Thursday June 13, 2024

The New Year and the western Indian Ocean

By Muhammad Azam Khan
February 17, 2016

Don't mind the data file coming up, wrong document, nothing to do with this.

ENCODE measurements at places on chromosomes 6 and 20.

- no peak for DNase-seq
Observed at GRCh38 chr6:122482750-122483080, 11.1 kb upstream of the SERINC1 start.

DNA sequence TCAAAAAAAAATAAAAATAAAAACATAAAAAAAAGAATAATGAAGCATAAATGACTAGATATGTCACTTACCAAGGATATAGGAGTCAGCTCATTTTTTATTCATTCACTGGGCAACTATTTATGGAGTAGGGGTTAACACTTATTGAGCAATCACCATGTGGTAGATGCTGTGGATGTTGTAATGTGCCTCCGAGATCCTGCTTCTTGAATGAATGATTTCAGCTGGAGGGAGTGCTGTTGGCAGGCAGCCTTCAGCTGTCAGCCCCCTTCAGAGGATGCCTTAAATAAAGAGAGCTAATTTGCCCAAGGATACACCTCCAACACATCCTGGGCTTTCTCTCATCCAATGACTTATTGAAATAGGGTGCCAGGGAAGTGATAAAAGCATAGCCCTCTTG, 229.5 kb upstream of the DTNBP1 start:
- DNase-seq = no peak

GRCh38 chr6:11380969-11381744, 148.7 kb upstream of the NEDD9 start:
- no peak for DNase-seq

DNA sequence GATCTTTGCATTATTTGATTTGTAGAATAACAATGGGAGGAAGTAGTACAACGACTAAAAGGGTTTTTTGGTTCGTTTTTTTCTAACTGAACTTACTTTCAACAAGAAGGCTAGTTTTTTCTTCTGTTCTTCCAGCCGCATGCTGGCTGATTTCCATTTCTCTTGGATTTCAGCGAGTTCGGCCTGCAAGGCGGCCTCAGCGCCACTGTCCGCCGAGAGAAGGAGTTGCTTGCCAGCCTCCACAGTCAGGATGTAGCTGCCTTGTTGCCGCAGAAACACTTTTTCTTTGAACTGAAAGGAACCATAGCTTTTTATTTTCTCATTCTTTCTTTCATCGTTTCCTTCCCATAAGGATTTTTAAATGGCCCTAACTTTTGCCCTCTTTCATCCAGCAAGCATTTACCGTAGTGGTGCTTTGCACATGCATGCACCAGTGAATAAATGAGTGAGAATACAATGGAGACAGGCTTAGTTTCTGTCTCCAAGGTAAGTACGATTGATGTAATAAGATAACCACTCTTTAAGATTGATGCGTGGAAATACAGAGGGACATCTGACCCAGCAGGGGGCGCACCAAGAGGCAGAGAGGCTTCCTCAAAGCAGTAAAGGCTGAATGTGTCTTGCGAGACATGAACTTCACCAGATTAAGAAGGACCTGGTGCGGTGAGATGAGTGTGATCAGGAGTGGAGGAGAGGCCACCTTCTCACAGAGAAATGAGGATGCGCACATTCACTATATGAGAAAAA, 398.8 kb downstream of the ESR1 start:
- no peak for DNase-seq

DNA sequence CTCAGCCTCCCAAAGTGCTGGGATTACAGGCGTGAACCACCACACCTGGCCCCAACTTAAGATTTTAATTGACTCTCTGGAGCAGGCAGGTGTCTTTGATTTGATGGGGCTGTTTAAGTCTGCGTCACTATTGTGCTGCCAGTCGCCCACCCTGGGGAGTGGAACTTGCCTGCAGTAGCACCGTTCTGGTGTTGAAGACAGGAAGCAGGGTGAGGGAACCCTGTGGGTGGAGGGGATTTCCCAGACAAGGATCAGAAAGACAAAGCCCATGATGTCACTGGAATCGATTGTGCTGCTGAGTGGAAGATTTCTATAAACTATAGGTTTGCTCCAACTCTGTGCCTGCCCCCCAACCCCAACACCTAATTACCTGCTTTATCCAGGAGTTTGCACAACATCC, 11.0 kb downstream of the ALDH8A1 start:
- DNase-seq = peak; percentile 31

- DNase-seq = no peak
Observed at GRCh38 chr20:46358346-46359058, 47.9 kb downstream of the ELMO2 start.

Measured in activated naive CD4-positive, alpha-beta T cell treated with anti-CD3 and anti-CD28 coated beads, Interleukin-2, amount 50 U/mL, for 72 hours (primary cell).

For much of South Asia and region surrounding the Indian Ocean, the new year began on an inauspicious note. The respite following the sudden sojourn of Indian PM to Pakistan last December and brief engagement with his counterpart in Islamabad was short lived. The terror attack on the Indian airbase at Pathankot in the first week of the year quickly dampened the ballooning hopes of fresh beginning in the bilateral relations. This has been a usual pattern since 2001. For a change however and unlike in the past, political leadership on both sides displayed level-headedness. Each side refrained from upping the ante and there were some cool-headed discussions on electronic media as well. With some guarded optimism, hopes in the continuity of dialogue and improvement in relations hence remain alive. In other simultaneous turbulent developments, fresh bad blood occurred between Riyadh and Tehran following the execution of a prominent Shia cleric, one amongst the 47 mass executed on January 2. It has send ripples across the Muslim world. Both Saudi Arabia and Iran are important players in the Middle East with fairly large stakes in the western Indian Ocean region. The two wield and contest for influence in the developing regional geo-politics. While Saudi Arabia is Pakistan’s strategic partner, Iran is a neighbour. Both wield influence on Pakistan’s security albeit in a varied fashion. From the western Indian Ocean perspective a key development, which perhaps escaped larger public attention was last December 22 declaration by James Michel, the President of Seychelles. A plot of land is believed to have been allocated by the Seychelles government to India in the Assumption Island for construction of a naval base. Once completed, it will be New Delhi’s first overseas naval base. On paper, the island is being leased for tourism infrastructure development, but in reality India is establishing a listening and surveillance post to monitor large swathes of the western Indian Ocean. Seychelles republic in the western Indian Ocean comprises of some 115 Islands, Assumption island being one. The islands are home to lush tropical vegetation, beautiful beaches, and a wide variety of marine life. Situated between latitudes 4 degree and 11 degree South and longitudes 46 degree and 56 degree East, the major islands of Seychelles are located about 1,000 miles east of Kenya and about 700 miles northeast of Madagascar. Seychelles got independence from Britain in 1976. Its capital, Victoria is situated on the island of Mahé. Being strategically located to project power throughout the western Indian Ocean, various world powers have vied for control of Seychelles all through the cold war. This goes on to this day. During the visit of a US General in 2009, President Michel described Seychelles as an, “aircraft carrier in the middle of the Indian Ocean without the planes”. No wonder the US maintains considerable presence in Seychelles which includes above others, P3C maritime surveillance aircraft and Reaper drones. The roots of current Indian interest in Seychelles rest in May 2010 visit of President Michel to Beijing. The Chinese reportedly offered to supply an offshore vessel. As if to preempt any further warming of relations between Seychelles and Beijing, in June same year New Delhi announced writing off half of the Seychelles debt to India. This was quickly followed by visit of the Indian defence minister to Victoria. It was decided to institutionalize the previous adhoc defence cooperation. India also agreed to provide second off-shore patrol vessel to Seychelles to the previous gifted in 2005. Today India extends training to Seychelles special forces for VIP protection, commando and diving operations and has provided a maritime security advisor, a military advisor and naval advisor to the president of Seychelles. The Indian navy conducts regular anti-piracy patrols and hydrographic surveys in Seychelles waters and New Delhi is about to complete construction of coastal surveillance radar system on chain of Islands. In December 2011 after Seychelles offered Chinese warships returning from anti-piracy patrol in the Gulf of Aden to visit port Victoria, President Michel was quick to reassure New Delhi that no military facilities will be provided to Beijing. Regardless, in his recent interview with an Indian daily, President Michel unmasked the secrecy surrounding the project. “This is a joint project between India and Seychelles involving our two defence forces in enhancing our mutual security along our western seaboard. Seychelles is absolutely committed to the project”, declared President Michel. Seychelles will now be accordingly, a major naval base for Indian navy outside India. With the provision of large segment of land, India is now all set to construct a major staging post for large maritime security complex and thus exercise greater control over the western Indian Ocean region. The influence will extend from east to west and up and to the coastline of east Africa. The Indian naval operations will be backed by the coastal radar system scheduled to commence function from March 2016. The system will provide India with capability to monitor traffic, gather intelligence and assist in surveillance and influence of the strategic sea lines of communication criss-crossing the region. Thanks to the steady and resolute support of New Delhi, beginning December 20 last year, President Michel is running his third term in office. India’s drive to control the Indian Ocean cuts on the previous precarious stability in the Indian Ocean. This is over and above its unpromising and maturing Pakistan specific doctrines. The latest assertive step by New Delhi in Seychelles renders the western Indian Ocean even less stable than it seemed before. Be that as it may, both Pakistan and China have increasing stakes in the western Indian Ocean. The two are now strategic partners in this ocean expanse. Following full functioning of Gwadar port and CPEC in not too distant future, cooperation between the navies of the two sides is expected to go further up. “Pakistan Navy is ready and capable of providing security to all the maritime traffic likely to be generated once Gwadar port is made functional under the CPEC in about six month’s time”, so stated Vice Admiral Arifullah Hussaini, Commander Pakistan Navy Fleet in a recent press briefing at Karachi. Given the ongoing geo-political currents and the developing maritime security course of events in the Indian Ocean, bilateral cooperation between Pakistan and PLA (Navy) is steadily rising. Largescale multipurpose exercises are gaining currency. In recent display of this cooperation, Pakistan and PLA (Navy) conducted major manoeuvres in Shanghai and adjoining seas.Two major surface ships of Pakistan Navy with embarked helicopter on board on a visit to Shanghai, joined good number of PLA (Navy) units including ships, submarines, fighter aircraft and helicopters to execute multitude of operations. Pakistan’s resolve to ensure stability through effective deterrence in the Indian Ocean was later reiterated in no uncertain terms. “Despite the arms race started by India, Pakistan will maintain a balanced fleet but we will maintain minimum credible deterrence to face any threat”, said the country’s Fleet Commander in the media briefing on January 5. The author is a freelance journalist. He frequently contributes on maritime and other security related issues.